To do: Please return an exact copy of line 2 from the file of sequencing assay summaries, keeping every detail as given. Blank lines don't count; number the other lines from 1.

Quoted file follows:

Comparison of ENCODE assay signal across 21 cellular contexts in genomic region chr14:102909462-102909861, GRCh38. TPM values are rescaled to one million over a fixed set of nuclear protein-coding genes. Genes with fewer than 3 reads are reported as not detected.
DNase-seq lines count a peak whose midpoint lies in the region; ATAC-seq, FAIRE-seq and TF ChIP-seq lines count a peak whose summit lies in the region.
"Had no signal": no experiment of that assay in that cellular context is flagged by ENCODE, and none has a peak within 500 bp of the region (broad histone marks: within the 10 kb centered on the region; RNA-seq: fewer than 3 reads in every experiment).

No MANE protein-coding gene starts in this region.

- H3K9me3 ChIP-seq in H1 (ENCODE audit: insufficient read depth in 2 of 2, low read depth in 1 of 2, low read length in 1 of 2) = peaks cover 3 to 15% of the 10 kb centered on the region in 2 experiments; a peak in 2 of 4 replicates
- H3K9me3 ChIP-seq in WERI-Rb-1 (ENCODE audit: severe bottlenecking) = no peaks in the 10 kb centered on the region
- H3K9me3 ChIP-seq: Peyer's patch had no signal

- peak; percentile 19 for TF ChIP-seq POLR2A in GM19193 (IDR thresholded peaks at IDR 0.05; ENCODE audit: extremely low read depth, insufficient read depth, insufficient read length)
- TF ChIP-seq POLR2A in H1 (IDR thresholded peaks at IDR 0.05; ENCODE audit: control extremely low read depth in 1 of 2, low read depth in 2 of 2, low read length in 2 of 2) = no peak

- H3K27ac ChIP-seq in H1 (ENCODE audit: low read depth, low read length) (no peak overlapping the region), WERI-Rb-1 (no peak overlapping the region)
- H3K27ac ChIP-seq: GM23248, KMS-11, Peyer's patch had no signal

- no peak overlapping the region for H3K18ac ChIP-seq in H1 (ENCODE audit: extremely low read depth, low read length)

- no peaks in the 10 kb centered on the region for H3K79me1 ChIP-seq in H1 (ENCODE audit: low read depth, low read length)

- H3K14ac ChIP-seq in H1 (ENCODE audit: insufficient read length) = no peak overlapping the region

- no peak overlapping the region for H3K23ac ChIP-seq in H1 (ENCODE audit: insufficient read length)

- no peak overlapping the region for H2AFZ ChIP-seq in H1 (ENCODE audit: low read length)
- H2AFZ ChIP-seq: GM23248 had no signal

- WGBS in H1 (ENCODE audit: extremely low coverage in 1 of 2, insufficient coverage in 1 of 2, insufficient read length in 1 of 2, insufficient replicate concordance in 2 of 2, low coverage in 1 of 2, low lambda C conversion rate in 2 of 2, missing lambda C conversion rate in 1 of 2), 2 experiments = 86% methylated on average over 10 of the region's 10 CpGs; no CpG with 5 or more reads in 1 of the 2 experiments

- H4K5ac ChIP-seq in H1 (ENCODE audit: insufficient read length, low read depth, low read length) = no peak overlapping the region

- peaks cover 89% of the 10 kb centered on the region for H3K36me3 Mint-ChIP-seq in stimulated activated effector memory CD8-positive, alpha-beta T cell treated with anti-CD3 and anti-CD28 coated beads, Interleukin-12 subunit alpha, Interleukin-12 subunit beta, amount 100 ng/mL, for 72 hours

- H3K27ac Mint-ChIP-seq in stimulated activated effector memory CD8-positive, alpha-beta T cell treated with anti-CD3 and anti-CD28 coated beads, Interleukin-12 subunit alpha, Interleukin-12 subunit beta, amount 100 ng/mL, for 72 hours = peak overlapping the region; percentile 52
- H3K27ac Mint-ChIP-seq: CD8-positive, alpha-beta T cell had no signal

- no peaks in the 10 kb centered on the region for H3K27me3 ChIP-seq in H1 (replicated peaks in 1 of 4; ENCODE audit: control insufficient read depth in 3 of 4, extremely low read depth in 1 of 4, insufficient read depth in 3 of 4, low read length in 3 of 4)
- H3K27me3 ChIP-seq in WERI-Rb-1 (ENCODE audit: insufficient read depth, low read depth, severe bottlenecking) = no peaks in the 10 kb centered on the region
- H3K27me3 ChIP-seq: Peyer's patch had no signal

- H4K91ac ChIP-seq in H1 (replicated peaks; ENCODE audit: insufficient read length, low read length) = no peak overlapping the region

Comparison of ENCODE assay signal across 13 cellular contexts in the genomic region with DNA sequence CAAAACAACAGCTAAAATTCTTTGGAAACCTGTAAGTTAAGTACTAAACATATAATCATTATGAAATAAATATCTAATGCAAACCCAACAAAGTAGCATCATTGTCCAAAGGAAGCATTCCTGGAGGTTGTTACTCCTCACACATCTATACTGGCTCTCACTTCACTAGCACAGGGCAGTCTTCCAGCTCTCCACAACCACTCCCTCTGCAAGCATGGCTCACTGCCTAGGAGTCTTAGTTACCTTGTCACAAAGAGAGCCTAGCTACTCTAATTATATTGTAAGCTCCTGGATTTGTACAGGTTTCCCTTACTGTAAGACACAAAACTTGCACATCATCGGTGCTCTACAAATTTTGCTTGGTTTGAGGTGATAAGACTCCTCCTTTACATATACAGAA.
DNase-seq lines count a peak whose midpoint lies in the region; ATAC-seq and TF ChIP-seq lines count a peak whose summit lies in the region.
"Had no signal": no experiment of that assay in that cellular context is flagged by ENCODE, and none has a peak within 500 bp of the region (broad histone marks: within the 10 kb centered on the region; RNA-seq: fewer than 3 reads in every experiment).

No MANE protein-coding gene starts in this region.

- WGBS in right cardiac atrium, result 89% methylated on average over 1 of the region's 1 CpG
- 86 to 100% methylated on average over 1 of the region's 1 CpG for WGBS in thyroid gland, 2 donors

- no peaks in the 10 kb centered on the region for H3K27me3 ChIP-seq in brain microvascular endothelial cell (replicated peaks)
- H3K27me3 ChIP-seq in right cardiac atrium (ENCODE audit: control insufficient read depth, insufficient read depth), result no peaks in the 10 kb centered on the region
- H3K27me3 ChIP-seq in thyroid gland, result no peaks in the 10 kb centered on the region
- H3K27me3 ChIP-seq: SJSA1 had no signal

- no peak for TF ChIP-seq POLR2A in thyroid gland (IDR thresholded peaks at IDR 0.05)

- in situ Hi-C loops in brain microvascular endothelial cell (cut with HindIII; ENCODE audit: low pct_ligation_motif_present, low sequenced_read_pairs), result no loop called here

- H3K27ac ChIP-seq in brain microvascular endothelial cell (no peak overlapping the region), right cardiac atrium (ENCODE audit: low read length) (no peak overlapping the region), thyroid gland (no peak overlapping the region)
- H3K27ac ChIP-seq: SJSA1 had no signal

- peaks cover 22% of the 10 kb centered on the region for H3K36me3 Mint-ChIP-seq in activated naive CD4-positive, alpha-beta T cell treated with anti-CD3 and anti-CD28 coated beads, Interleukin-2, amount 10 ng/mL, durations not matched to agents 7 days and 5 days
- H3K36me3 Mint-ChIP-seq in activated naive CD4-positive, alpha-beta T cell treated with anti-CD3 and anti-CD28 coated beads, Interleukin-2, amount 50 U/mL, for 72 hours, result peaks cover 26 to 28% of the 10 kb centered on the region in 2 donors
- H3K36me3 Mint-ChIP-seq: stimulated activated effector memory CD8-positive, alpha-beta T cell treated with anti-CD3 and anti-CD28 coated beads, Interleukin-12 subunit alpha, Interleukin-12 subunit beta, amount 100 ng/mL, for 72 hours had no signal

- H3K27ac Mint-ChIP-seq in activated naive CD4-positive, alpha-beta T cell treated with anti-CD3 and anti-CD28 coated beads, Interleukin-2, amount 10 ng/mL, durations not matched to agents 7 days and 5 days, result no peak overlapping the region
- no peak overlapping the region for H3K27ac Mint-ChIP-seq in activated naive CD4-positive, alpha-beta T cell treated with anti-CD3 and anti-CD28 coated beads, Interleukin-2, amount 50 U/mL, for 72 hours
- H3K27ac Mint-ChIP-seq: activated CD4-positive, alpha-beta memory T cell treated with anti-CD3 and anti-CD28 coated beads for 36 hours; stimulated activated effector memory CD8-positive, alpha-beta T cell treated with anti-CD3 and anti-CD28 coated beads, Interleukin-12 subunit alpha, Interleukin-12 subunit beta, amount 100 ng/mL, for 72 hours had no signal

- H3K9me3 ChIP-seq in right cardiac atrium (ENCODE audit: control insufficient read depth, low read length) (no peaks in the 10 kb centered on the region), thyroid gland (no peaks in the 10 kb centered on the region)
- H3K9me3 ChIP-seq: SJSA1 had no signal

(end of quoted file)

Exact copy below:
DNase-seq lines count a peak whose midpoint lies in the region; ATAC-seq, FAIRE-seq and TF ChIP-seq lines count a peak whose summit lies in the region.